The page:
IT - History
A small introduction to this timeline. Centuries ago knowledge traveled with caravans between India to an area what we now call Middle East and back. It were mathematicians (called philosophers) that traveled along and passed the knowledge to people at their destination. Sometimes they were even invited to come over and amuse a king or other rulers in Mesopotamia, Turkey, Egypt, India and China. The same thing happened at courts in Europe, centuries later. Mostly they stayed several years at a king's court and it was no exception that they changed courts from one king to another thousands of miles away. History of Computing - Pre Historic Era 100.000 bc - 1438 bc
Svenska ABs histora - Sverige
International Business Machines, abbreviated IBM and nicknamed "Big Blue", is a multinational computer technology and IT consulting corporation headquartered in Armonk, New York, United States. The company is one of the few information technology companies with a continuous history dating back to the 19th century. IBM manufactures and sells computer hardware and software (with a focus on the latter), and offers infrastructure services, hosting services, and consulting services in areas ranging from mainframe computers to nanotechnology. Ginni Rometty is the president and CEO of IBM. History of IBM
IBM SmarterComputing's stories - storify.com
IBM looks back on 100 years of history, finds plenty to be proud of (video) Want to know who the self-confessed "mother of the motherboard" is? Or why every piece of organically farmed, tenderly loved food at your local Trader Joe's has a barcode on it? Or perhaps you're curious to learn more about how millions of airline reservations can be made around the world with unfailing reliability?
100 - Welcome to IBM100
Archives: History of IBM The character of a company -- the stamp it puts on its products, services and the marketplace -- is shaped and defined over time. It evolves. It deepens.
IBM Centennial Film: 100 X 100 - A century of achievements that have changed the world
IBM Centennial Film: They Were There - People who changed the way the world works
History of Computer Development - Web - WebCrawler
Even when they turned to electronics, builders of calculators still thought of programs as something quite different from numbers, and stored them in quite a different, inflexible, way. So the ENIAC, started in 1943, was a massive electronic calculating machine, but I would not call it a computer in the modern sense, though some people do. This page shows how it took a square root — incredibly inefficiently. Colossus The Colossus was also started in 1943 at Bletchley Park, heart of the British attack on German ciphers (see this Scrapbook page.) I wouldn't call it a computer either, though some people do: it was a machine specifically for breaking the "Fish" ciphers, although by 1945 the programming had become very sophisticated and flexible. Alan Turing Scrapbook - Who invented the computer?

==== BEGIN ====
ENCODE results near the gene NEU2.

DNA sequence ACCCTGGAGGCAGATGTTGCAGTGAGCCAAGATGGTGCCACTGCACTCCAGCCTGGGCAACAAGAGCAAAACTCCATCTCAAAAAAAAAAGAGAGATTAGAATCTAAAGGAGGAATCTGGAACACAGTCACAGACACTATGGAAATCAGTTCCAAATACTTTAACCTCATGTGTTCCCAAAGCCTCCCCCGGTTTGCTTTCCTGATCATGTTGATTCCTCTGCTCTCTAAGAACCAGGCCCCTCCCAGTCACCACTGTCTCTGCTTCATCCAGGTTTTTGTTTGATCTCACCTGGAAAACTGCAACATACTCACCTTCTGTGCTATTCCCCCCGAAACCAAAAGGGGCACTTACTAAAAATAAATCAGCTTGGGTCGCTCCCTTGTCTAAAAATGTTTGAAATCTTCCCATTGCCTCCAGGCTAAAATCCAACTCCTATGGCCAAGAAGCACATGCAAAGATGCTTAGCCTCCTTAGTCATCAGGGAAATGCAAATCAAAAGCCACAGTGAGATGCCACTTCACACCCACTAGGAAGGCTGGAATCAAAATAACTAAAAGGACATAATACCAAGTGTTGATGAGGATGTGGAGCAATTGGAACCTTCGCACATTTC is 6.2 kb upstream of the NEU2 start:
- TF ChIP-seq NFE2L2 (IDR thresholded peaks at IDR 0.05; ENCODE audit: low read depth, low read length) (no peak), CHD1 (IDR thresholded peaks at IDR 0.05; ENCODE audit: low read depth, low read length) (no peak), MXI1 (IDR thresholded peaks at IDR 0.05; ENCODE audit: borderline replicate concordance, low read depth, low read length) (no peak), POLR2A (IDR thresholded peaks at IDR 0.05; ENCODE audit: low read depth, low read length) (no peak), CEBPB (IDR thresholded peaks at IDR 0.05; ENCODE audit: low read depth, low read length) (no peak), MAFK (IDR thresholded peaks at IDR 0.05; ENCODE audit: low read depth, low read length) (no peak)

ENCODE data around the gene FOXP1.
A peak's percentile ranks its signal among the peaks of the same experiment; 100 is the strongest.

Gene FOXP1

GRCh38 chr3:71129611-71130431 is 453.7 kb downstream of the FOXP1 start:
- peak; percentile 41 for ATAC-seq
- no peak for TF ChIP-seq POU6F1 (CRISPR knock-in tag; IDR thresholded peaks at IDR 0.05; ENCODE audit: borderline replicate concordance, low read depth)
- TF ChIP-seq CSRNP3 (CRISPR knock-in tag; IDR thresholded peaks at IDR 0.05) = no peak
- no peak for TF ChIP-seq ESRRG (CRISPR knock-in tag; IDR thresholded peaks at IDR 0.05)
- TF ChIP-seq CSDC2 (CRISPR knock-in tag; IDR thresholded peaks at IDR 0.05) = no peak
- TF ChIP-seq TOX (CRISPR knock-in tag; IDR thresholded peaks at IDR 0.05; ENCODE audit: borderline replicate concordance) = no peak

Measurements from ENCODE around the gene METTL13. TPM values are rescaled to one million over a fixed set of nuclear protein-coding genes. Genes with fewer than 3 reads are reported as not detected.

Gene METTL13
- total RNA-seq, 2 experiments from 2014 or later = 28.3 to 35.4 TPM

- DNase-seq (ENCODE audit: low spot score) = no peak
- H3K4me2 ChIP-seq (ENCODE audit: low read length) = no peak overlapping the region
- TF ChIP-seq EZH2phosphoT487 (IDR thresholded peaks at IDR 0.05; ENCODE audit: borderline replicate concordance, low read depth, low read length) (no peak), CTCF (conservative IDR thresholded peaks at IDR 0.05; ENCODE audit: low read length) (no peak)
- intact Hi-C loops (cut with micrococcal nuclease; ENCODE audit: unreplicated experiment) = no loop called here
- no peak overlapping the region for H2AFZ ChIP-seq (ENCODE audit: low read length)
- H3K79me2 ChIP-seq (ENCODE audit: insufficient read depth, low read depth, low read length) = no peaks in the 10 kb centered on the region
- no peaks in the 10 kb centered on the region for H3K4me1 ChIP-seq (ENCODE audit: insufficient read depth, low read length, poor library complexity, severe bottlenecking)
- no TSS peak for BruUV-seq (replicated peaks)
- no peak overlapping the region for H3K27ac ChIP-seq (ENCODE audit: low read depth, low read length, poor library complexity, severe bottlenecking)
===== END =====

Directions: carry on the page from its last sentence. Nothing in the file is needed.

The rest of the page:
Below, you can see the preview of the Computer Languages History (move on the white zone to get a bigger image): If you want to print this timeline, you can freely download one of the following PDF files: There is only 50 languages listed in my chart, if you don't find "your" language, see The Language List of Bill Kinnersley (he has listed more than 2500 languages). Here is the ChangeLog of this history. Note: I have now a page where I explain how I build this chart.
History of the Laptop Computer
History of computing hardware The History of computing hardware covers the developments from simple devices to aid calculation, to mechanical calculators, punched card data processing and on to modern stored-program computers. Before the 20th century, most calculations were done by humans. Early mechanical tools to help humans with digital calculations were called "calculating machines", by proprietary names, or even as they are now, calculators. The machine operator was called the computer. The first aids to computation were purely mechanical devices which required the operator to set up the initial values of an elementary arithmetic operation, then manipulate the device to obtain the result.
Revolutionaries Season 3 Now on KQED! Revolutionaries, the 12-part interview series produced by the Computer History Museum, in association with KQED Silicon Valley, returns for a third season. The series airs on KQED Plus on Tuesdays at 7pm, starting January 21, with an in-depth look at the sailing technology used by the 34th America’s Cup winners Oracle Team USA. The series features intriguing conversations with renowned Silicon Valley leaders and innovators with valuable insights into the process, risks, and rewards of technological innovation.